Baby Gorilla saved from being Sold for $40,000
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by in Featured, poachers, Wildlife


Gorillas are no longer safe in the Democratic Republic of Congo. Last Tuesday the Congolese Wildlife Authority, authorities arrested alleged poachers who were trying to sell a baby gorilla for $40,000. This is the fourth incident reported this year giving a glimpse of the rapidly growing black market for gorillas.

LuAnne Cadd / Congolese Wildlife Authority

“We are very concerned about a growing market for baby gorillas that is feeding a dangerous trafficking activity in rebel controlled areas,” said Emmanuel de Merode, warden of Congo’s Virunga National Park. “We are powerless to control the international trade in baby gorillas, but our rangers are doing everything they can to stamp it out on the ground.”

The park is the oldest in Africa and home to mountain gorillas and lowland gorillas apart from other animals. While since 2003 only one or two cases of gorilla abduction by poachers was reported the incidents have already risen to four this year.

LuAnne Cadd, a park spokeswoman seems concerned.

She says, “If four have been caught since April, the question is how many have been missed? How many more are being captured and sold?”

For the lucky eastern lowland gorilla though rescue came in the form of rangers who posed as potential buyers when they got a tip of the activity in progress. The three suspects who were arrested demanded $40,000 for the baby.

Ranger Christian Shamavu, who headed the undercover operation, said that “it’s very likely that the mother and other gorillas were killed because it’s very difficult to take a baby gorilla from its family.”

“Like all the infant gorillas we see immediately after confiscation, he was extremely tense and stressed, holding his legs and arms tight up against his body, and turning his head away when he got too frightened,” said Jan Ramer, a veterinarian with the Mountain Gorilla Veterinarian Project (MGVP) who treated the gorilla afterwards.

The selling price for gorillas can be anything between $15,000 and $40,000.

Says Cadd, “No one knows for certain who the buyers are. The suspicion is possibly for zoos in places like Russia, India; or wealthy people who have personal zoos of exotic animals. When poachers have been caught,it is usually the supplier, or the middleman, but never the buyer.”

She also adds that Congo has strict laws against killing or taking a gorilla.

“The rescues are usually the result of tips,” Cadd says. “Gorillas are in the top category of protected species here in Congo and so it is illegal to kill or take one. The punishment is 1-10 years depending on whether it’s a killing, which would result in the highest sentence, or if it’s a first, second, etc., offense on taking a gorilla.”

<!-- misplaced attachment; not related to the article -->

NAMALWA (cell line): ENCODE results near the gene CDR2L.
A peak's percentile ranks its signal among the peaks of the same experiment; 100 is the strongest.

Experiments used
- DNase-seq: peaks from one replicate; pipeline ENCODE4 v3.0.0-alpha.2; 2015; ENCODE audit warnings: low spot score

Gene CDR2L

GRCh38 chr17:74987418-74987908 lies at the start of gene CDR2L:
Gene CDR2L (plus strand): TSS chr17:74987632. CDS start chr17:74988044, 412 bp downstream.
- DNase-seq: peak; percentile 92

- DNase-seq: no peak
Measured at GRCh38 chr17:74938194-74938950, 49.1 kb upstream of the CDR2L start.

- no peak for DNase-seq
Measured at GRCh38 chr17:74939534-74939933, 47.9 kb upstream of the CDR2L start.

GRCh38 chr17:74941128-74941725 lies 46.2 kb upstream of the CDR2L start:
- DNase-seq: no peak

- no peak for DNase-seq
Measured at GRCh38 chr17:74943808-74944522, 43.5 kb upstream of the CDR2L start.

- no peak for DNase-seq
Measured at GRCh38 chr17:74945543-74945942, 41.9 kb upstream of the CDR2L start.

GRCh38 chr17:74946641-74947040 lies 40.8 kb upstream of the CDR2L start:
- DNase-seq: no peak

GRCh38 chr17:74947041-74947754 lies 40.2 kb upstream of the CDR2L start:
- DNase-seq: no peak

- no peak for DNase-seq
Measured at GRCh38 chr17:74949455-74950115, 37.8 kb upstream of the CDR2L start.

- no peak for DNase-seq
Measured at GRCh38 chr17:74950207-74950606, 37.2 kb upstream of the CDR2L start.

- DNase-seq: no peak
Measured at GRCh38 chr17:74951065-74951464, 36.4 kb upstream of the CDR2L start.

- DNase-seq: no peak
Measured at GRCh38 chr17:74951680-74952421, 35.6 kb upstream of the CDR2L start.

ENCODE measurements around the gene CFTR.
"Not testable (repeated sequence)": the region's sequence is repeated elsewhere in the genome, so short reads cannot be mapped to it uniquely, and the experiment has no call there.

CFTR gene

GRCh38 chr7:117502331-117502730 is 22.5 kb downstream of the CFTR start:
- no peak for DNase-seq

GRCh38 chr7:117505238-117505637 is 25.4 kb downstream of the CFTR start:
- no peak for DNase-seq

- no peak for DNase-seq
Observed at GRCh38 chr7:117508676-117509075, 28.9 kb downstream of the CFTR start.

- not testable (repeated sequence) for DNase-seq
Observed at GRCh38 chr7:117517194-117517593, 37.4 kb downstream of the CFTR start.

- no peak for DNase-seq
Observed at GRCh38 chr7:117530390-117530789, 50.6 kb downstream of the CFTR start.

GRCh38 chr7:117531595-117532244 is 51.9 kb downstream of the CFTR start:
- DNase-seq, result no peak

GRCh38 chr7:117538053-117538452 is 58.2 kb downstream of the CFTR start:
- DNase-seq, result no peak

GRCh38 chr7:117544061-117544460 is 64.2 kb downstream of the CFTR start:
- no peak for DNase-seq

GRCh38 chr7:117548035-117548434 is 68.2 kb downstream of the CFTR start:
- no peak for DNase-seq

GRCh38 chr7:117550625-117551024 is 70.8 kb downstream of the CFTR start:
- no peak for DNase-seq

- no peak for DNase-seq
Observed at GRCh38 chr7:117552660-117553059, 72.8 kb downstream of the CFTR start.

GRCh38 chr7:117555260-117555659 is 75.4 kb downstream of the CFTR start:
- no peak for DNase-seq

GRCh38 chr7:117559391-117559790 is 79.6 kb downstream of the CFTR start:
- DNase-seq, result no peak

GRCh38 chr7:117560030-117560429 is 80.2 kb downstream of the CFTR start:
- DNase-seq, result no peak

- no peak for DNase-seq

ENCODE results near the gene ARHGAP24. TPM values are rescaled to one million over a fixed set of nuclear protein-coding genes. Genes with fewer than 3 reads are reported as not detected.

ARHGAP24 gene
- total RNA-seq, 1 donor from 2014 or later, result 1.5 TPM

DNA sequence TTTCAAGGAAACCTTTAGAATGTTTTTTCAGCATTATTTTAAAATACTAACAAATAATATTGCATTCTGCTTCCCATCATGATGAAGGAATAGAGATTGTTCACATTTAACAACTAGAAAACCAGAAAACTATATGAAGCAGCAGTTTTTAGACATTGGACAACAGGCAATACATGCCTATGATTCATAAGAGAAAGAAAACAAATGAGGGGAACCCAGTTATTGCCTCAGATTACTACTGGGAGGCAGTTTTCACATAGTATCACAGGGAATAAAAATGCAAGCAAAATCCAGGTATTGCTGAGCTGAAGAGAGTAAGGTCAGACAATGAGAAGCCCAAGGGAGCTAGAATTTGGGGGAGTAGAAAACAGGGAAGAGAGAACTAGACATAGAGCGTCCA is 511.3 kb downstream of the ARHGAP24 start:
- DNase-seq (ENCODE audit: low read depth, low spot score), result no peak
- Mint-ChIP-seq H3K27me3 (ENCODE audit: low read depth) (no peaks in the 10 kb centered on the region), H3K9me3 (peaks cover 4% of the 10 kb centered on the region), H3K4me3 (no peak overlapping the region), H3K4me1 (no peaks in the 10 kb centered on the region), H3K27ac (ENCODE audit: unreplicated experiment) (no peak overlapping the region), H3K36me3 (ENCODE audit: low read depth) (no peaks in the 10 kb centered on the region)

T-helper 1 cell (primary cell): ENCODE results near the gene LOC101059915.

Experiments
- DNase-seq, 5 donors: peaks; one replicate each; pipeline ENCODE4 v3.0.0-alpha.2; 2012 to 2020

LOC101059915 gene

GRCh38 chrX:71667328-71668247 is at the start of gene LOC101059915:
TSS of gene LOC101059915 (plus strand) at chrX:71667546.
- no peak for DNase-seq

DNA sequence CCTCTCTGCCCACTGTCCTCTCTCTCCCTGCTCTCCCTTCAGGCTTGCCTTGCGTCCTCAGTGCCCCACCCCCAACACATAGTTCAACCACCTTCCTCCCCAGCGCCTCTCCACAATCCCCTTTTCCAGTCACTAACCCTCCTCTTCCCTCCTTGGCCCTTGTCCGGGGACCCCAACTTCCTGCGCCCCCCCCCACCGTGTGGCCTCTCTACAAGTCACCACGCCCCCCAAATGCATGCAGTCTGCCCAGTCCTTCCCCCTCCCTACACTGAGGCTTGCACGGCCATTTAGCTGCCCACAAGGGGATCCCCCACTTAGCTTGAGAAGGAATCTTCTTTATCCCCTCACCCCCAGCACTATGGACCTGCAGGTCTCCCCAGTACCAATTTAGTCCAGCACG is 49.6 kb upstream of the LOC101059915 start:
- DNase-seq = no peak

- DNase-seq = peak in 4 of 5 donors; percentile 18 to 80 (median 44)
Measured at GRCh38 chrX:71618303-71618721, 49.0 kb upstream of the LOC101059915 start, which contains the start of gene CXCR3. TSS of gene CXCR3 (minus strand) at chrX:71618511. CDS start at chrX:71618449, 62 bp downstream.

She also noted that poachers usually do not admit to killing the siblings or the mother gorilla as the punishments are much greater. The rescued gorilla will be quarantined for 30 days while MGVP veterinarians run health checks. As it is an eastern lowland gorilla, also known as Grauer’s gorillas, it will be then sent to an orphan gorilla sanctuary near the town of Butembo.

The rescued gorilla is too scared and vulnerable right now to be left alone and therefore is getting 24 hours care. Two caretakers will even sleep with the gorilla at night.

“If you can imagine a human one-and-a-half year old, this baby is in a similar stage of life, and he needs some consistency in care in order to bond and feel safe,” said the park statement.

“Many of these infants are injured from ropes around their hands/feet or waist, and some are quite ill, which is not surprising, as they are generally in close contact with their human captors, extremely stressed, and with very poor nutrition,” said Ramer.

Orphaned gorillas find it difficult to go back to the wild and this infant will most probably spend its life in a protected area.

“It’s a heated topic among vets and conservationists,” Cadd said. “Some think they should be put back and let nature take its course. Others say never when all experience shows that the babies just die. Others think that if you can create a family from the orphans with various ages, then releasing them together will work. And others worry about them carrying human diseases that they have built up immunities to back to the wild population of gorillas and creating a disaster of plague proportions.”

Rather than being tortured in the hands of poachers, at least the gorilla has a safe future.

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About the Author

Atula is a writer, traveler and a nature-lover. She is also mom to a boy who seems to have inherited all her creative genes. When Atula is not busy making up stories with her son, she writes for numerous magazines, websites and blogs. She is also working on her site on endangered species called indiasendangered.com.

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